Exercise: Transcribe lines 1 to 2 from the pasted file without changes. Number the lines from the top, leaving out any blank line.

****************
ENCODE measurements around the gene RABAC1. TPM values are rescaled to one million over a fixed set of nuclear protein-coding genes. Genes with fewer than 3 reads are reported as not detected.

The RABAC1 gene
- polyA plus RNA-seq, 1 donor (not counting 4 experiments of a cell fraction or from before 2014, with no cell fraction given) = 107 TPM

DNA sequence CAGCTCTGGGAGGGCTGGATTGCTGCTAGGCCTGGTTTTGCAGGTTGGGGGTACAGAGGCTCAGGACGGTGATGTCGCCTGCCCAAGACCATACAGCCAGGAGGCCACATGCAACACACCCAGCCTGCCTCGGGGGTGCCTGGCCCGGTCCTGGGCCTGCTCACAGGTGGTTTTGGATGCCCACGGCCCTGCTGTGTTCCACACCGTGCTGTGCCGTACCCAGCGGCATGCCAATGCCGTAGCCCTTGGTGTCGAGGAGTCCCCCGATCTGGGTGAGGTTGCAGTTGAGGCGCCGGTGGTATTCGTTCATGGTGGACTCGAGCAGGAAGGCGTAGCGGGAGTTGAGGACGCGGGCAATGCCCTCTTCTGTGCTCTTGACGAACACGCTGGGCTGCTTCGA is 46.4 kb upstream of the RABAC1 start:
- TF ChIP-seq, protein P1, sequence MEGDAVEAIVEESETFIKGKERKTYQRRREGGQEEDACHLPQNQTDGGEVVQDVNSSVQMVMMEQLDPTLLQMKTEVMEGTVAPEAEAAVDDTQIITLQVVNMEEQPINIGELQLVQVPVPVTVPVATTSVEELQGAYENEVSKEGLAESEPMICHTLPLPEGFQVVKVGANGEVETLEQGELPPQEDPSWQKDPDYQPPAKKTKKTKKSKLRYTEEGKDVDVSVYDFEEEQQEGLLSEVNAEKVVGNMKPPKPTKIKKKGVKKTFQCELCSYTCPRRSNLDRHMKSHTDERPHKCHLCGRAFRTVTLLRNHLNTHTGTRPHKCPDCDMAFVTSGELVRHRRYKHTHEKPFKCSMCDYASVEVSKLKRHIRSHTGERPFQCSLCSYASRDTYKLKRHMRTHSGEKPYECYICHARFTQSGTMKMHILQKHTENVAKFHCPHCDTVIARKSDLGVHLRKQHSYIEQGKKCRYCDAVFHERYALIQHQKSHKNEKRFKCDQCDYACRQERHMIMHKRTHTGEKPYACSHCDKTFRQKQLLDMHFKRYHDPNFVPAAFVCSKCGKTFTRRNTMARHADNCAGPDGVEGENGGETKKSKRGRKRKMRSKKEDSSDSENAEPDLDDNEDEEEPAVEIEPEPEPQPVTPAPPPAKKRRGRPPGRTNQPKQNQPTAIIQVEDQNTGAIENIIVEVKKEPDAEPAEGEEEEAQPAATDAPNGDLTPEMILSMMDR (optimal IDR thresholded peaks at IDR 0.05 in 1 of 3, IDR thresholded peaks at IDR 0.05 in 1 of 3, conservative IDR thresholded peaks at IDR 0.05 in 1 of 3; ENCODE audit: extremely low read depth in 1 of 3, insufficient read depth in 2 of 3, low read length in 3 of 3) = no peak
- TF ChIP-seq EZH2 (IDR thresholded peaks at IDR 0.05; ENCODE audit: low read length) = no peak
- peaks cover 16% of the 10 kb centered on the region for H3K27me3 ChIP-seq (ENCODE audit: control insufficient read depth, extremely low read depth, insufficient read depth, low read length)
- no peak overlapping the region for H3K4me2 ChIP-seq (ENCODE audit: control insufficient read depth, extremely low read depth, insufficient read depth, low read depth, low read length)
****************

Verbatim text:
ENCODE measurements around the gene RABAC1. TPM values are rescaled to one million over a fixed set of nuclear protein-coding genes. Genes with fewer than 3 reads are reported as not detected.

The RABAC1 gene